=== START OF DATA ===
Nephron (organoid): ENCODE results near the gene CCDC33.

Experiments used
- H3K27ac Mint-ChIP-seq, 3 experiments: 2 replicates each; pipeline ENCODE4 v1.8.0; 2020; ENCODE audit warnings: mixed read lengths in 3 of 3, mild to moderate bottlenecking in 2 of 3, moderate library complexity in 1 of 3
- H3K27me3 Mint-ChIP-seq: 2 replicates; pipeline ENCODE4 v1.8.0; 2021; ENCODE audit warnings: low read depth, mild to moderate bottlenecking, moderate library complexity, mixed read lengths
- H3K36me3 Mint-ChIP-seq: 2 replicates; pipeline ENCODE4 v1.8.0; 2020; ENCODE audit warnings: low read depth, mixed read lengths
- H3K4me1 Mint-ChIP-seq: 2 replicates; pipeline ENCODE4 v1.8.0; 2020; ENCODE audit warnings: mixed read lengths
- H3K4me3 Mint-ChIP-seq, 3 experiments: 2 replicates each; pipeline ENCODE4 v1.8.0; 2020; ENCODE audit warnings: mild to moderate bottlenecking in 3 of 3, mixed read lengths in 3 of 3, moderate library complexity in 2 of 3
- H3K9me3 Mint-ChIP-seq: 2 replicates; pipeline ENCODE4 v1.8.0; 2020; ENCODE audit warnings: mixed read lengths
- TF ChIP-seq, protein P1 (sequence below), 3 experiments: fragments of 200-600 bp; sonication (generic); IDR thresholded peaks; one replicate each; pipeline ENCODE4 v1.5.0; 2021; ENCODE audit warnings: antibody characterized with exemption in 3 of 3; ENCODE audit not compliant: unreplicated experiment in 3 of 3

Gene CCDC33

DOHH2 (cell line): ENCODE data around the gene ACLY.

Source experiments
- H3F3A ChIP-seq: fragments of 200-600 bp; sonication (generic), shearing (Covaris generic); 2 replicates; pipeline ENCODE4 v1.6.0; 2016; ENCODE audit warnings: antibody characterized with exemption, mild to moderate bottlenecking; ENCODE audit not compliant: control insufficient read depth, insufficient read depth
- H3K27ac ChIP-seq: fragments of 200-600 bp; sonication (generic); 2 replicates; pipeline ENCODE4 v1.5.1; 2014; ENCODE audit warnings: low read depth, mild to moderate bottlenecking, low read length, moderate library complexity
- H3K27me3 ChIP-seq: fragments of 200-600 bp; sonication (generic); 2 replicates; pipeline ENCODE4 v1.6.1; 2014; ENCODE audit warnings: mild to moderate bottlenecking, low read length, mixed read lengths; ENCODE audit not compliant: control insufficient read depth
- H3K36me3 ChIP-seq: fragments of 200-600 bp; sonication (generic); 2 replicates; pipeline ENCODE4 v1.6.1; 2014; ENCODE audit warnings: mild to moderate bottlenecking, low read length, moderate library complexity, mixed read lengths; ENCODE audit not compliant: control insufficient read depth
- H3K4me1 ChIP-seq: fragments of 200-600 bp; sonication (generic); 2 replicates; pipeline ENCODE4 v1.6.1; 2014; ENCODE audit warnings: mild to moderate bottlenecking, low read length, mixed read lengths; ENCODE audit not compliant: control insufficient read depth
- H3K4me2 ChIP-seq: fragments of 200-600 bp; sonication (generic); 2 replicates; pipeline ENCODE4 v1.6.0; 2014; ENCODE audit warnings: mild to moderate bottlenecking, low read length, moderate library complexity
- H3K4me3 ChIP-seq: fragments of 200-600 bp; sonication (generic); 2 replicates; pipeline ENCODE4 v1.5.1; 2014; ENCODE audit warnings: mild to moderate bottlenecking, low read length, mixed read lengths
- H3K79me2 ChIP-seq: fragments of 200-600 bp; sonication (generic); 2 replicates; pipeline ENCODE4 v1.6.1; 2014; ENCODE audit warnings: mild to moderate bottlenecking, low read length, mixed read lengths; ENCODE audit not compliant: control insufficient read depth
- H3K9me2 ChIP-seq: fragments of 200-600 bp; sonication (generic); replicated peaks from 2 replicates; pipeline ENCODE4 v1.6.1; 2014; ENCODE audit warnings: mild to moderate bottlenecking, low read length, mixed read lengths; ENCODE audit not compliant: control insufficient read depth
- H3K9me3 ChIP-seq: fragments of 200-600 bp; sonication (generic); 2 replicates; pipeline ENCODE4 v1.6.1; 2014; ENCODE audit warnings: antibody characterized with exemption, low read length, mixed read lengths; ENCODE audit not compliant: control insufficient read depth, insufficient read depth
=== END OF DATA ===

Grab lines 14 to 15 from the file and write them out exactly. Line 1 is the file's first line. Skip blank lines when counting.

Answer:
- H3K27ac ChIP-seq: fragments of 200-600 bp; sonication (generic); 2 replicates; pipeline ENCODE4 v1.5.1; 2014; ENCODE audit warnings: low read depth, mild to moderate bottlenecking, low read length, moderate library complexity
- H3K27me3 ChIP-seq: fragments of 200-600 bp; sonication (generic); 2 replicates; pipeline ENCODE4 v1.6.1; 2014; ENCODE audit warnings: mild to moderate bottlenecking, low read length, mixed read lengths; ENCODE audit not compliant: control insufficient read depth